quarter panel replacement

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PostPosted: Fri Oct 28, 2011 2:23 pm
Getting ready to replace both rear quarter panels on my 67 mustang fastback.I prefer not to have to remove the rear window or open the leaded joint on the roof side.I have seen some body guys cut out the section about 2" down from the top line. problem I see is thats a long repair line to hide with weld & filler.I was thinking about making the cut inside of the top line leaving the trunk opening untouched.The repair line would not be noticed from the side.Any tips,tricks, or suggestions.Thanks, tom

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PostPosted: Fri Oct 28, 2011 3:49 pm
Here is my tip,,,,The right way to do it is to replace the entire panel using the factory seams................If you have never done this before, you could screw it up by cutting the new panel. Little short cuts can cause you big problems.................................
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PostPosted: Fri Oct 28, 2011 4:26 pm
:goodpost:

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PostPosted: Fri Oct 28, 2011 5:04 pm
Sounds like your wanting to do quarter skins,, not full quarters?

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PostPosted: Fri Oct 28, 2011 5:50 pm
bloverby wrote:Sounds like your wanting to do quarter skins,, not full quarters?


Sounds like that to me also.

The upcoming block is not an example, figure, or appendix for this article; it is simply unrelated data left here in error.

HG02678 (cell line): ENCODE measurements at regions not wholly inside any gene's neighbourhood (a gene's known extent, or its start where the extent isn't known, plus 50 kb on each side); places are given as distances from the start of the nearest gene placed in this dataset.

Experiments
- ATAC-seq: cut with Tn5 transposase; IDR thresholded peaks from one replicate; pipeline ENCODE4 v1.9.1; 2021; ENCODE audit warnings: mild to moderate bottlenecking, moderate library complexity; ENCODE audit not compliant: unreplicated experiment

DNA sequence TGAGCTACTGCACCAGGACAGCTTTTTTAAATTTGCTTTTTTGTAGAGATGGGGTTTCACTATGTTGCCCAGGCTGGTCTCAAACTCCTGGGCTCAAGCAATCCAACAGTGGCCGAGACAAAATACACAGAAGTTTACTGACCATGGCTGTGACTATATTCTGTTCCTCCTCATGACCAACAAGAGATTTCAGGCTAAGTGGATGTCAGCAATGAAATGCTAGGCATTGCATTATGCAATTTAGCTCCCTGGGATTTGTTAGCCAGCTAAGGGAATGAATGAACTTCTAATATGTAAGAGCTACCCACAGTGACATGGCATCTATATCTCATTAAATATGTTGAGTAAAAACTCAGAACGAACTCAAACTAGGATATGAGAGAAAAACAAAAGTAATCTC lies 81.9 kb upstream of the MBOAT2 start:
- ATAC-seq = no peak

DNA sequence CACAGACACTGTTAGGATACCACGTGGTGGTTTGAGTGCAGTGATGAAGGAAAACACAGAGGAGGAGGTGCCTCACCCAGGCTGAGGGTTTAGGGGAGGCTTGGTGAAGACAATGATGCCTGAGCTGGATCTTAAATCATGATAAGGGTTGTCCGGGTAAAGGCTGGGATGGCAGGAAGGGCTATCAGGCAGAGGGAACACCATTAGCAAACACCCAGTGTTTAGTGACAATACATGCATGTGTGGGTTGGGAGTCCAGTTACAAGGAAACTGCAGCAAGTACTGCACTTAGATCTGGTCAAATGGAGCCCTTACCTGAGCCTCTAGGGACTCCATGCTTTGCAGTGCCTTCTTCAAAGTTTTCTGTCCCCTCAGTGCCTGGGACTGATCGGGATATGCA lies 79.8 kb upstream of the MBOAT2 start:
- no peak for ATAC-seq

How bad are the existing quarters?
Any pictures?
1968 Coronet R/T - a work in progress.


ACTS 16:31



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PostPosted: Fri Oct 28, 2011 9:32 pm
I will post photos next week.Typical rust at the rear bottom & along the wheel opening flair. I got 2 full quarters for doing a buddy a favor.I know I could patch & repair with filler but this time I want to use new metel & keep the body filler to a min. Thanks for posting.

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PostPosted: Fri Oct 28, 2011 10:15 pm
dognut wrote:I want to use new metel & keep the body filler to a min.


Then pull the rear glass and hang the full quarters at the facory seams. That car has a rubber gasketed rear glass, no big deal to pull it.



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PostPosted: Sat Oct 29, 2011 6:16 am
dognut wrote:I have seen some body guys cut out the section about 2" down from the top line. problem

There are different ways of doing things and different skill levels of people doing it, and sometimes its hard to figure why someone did it a certain way. There are also two types of repro 1/4s available, one the full, and the other is just a skin and is much cheaper but has to be welded the way you saw someone doing it. But Bloverby is a pro in a shop that does a lot of restoration work just like this, and he doesn't want to lap or butt weld it because if you weld it you can't get to the back side and you might end up with a lot of filler instead of
dognut wrote: this time I want to use new metel & keep the body filler to a min. .



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PostPosted: Sat Oct 29, 2011 3:44 pm
FWIW, the guy who did my cousin's Starfire wanted full quarters if possible, rather than patches. Said it's the right way to go.
Seems to me, it's easier and/or faster to replace the whole panel than do all that welding and filling. Am I wrong?

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PostPosted: Sat Oct 29, 2011 4:09 pm
I guess it depends on how bad the original panel is. Personally I like to keep as much OEM as I can when restoring cars so butt welding and grinding is a necessary step. Granted sometimes you cannot access the back of the panel this way but most of the time you can. If welded properly the patch and panel become one.

Now in this case where he already has the full quarters and wants to keep welding and filler to a minimum I would follow Bloverby's advice as it makes the most sense.
1968 Coronet R/T - a work in progress.


ACTS 16:31
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